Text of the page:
Modals are a useful tool for displaying information on top of your application, and are often used for notifications, alerts, or standalone dialogs such as registration or login forms. Before building a custom modal, it's a good idea to check if there are any pre-existing solutions that meet your needs (Reach UI's Dialog and react-modal are both popular options). If you don't find a suitable solution, let's explore creating a bespoke modal component in React.
To get started, we'll create a basic modal that appears and disappears based on some local state in our React app. The process is simple: when a button in the root of the app is clicked, the modal will appear. Then, when the button inside the modal is clicked, the modal will close. Let's start building!
If you want to trigger the modal from a nested component rather than just from within
This works for a single level of nesting, but it probably won’t scale very well. We could keep passing the callback down through the components, but that could get a bit tedious and create a lot of extra code that's tough to manage. Enter React Context.
Context allows you to store and access a value anywhere in your React app. You can use a Provider to store the value and a Consumer to access it, and the Consumer will search up the component tree for the first Provider that matches its context. This is useful when you want to trigger the modal from a nested component, rather than just from the top-level App component. You can use the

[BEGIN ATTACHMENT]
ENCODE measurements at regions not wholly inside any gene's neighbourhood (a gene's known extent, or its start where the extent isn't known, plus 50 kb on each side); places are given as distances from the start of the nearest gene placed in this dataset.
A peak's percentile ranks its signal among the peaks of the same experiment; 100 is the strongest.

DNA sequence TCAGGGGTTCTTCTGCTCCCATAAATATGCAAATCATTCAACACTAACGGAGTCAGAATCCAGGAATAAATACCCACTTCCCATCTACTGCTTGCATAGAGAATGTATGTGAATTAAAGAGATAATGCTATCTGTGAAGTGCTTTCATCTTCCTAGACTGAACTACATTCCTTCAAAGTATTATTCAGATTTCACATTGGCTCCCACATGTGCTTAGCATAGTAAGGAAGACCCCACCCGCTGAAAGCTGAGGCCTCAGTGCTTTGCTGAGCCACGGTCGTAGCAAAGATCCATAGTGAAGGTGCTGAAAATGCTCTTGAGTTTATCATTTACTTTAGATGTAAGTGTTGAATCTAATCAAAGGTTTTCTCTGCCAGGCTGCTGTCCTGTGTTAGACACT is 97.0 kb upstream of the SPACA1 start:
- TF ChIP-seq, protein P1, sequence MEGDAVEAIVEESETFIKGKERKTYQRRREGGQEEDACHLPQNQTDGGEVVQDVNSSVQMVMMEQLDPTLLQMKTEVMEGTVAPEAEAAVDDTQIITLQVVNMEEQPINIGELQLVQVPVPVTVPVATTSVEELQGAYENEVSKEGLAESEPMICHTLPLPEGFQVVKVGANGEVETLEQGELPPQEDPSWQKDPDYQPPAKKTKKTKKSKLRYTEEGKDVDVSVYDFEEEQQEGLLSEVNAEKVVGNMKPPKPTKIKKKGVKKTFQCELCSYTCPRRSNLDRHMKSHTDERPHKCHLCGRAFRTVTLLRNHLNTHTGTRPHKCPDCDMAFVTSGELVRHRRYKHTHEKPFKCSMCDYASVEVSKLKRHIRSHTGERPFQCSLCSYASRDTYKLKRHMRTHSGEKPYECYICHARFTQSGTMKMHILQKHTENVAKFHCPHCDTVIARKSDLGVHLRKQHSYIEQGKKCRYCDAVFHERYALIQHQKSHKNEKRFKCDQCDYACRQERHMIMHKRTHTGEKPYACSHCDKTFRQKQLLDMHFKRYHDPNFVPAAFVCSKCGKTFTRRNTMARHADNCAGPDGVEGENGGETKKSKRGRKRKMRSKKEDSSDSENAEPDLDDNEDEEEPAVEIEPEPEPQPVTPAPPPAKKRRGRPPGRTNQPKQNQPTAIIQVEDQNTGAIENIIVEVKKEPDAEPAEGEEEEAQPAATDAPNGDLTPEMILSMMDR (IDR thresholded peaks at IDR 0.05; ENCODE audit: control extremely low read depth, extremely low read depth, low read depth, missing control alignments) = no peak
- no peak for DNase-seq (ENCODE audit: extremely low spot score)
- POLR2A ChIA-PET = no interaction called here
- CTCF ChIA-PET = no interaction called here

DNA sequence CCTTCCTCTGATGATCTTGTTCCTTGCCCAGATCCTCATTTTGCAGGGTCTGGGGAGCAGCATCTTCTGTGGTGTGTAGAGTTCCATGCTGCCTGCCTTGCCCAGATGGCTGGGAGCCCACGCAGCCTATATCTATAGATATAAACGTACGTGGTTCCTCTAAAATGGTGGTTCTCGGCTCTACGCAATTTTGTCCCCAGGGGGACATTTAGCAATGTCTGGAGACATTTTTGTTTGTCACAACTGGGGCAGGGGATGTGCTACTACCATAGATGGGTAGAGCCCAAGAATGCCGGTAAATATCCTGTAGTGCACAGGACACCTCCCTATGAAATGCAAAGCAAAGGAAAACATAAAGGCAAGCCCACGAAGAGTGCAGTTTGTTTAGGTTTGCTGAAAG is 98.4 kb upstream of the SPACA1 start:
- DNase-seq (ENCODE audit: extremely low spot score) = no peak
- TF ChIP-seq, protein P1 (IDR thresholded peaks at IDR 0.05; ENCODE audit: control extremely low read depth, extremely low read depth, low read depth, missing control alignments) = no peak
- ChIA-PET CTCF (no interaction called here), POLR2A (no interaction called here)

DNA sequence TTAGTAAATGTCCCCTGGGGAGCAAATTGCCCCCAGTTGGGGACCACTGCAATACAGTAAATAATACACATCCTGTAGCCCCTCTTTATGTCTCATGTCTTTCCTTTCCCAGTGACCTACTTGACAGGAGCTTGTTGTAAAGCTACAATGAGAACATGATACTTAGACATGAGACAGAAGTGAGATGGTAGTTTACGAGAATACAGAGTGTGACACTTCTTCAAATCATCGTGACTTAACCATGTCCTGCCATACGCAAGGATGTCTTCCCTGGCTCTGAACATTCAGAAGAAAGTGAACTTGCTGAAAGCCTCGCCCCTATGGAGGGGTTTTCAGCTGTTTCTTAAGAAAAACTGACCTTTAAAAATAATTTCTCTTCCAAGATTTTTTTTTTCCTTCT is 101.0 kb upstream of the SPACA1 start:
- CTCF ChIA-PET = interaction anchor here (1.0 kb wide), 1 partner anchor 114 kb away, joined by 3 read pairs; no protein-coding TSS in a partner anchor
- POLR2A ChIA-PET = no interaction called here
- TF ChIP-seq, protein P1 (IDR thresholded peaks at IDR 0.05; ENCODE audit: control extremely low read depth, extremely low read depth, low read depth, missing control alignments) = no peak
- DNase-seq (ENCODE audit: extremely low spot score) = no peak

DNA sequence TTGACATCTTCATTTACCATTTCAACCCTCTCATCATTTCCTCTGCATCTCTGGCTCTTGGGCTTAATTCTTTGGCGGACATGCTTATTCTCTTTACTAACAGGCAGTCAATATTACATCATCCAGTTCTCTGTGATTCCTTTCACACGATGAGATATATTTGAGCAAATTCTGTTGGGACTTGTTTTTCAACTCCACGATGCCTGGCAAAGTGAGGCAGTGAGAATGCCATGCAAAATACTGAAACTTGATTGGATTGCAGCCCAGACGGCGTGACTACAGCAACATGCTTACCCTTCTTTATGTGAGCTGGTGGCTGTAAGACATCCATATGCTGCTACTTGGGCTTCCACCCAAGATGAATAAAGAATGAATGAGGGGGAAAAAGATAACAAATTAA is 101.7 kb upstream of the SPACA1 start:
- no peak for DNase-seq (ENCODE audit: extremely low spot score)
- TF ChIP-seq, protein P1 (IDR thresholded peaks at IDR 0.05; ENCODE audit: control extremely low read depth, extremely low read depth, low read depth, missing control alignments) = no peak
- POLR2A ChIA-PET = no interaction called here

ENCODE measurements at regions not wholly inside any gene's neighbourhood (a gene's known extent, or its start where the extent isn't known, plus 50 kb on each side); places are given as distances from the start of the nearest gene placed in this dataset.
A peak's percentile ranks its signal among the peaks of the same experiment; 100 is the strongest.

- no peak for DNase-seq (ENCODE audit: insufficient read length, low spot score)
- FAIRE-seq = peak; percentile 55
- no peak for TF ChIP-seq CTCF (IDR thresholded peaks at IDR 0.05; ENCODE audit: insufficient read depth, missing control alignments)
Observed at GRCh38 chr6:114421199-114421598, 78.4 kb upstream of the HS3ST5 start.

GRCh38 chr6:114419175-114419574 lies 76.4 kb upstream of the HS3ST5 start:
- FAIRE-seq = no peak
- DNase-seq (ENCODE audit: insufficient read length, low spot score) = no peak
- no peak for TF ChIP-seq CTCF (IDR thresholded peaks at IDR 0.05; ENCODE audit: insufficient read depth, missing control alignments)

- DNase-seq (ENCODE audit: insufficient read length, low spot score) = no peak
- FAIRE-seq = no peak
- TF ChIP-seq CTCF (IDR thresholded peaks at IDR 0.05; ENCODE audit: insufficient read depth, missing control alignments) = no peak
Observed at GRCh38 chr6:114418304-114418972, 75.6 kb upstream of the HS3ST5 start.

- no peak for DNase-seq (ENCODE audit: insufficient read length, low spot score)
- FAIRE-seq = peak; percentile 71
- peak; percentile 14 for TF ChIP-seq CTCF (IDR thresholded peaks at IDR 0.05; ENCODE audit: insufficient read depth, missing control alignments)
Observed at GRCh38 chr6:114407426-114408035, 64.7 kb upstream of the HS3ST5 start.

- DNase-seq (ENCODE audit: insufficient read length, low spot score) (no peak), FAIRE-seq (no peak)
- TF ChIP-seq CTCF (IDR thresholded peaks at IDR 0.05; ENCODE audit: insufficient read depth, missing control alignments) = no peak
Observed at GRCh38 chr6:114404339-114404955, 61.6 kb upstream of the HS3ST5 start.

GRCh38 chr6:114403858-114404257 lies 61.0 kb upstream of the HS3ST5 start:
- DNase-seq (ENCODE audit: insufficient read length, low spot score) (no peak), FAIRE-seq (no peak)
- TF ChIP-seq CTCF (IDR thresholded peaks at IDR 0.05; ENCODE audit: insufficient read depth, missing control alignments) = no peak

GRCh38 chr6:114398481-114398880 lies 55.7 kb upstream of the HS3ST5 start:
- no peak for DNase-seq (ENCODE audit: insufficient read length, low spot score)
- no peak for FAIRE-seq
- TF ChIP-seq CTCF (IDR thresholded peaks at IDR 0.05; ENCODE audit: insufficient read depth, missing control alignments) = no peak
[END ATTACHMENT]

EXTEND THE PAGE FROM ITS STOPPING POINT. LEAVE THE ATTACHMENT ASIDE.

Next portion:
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Let’s wrap the previous example with a Provider, set the
We now have a modal that can be opened from anywhere in our app, but it can only display static content for now. If we want it to render dynamic content, we'll need to refactor it to accept children. Plus, since React's data flow only goes one way, we'll need to find a good way to pass data from a nested component back up to the modal at the root level.
My former colleague, Jenna Smith, a highly skilled front-end developer, suggested using React Portal as a solution. Portal's are designed to pass children to a DOM node outside the hierarchy of the parent component, which is perfect for our needs. To use a portal, we'll need to provide two arguments: a React element (for our dynamic content) and a DOM element to inject the content into (the modal's container). This should allow us to effectively pass the data from the nested component to the modal at the root level.
As demonstrated in the sandbox, Jenna created two functional components to provide dynamic content for the modal. The
With this approach, the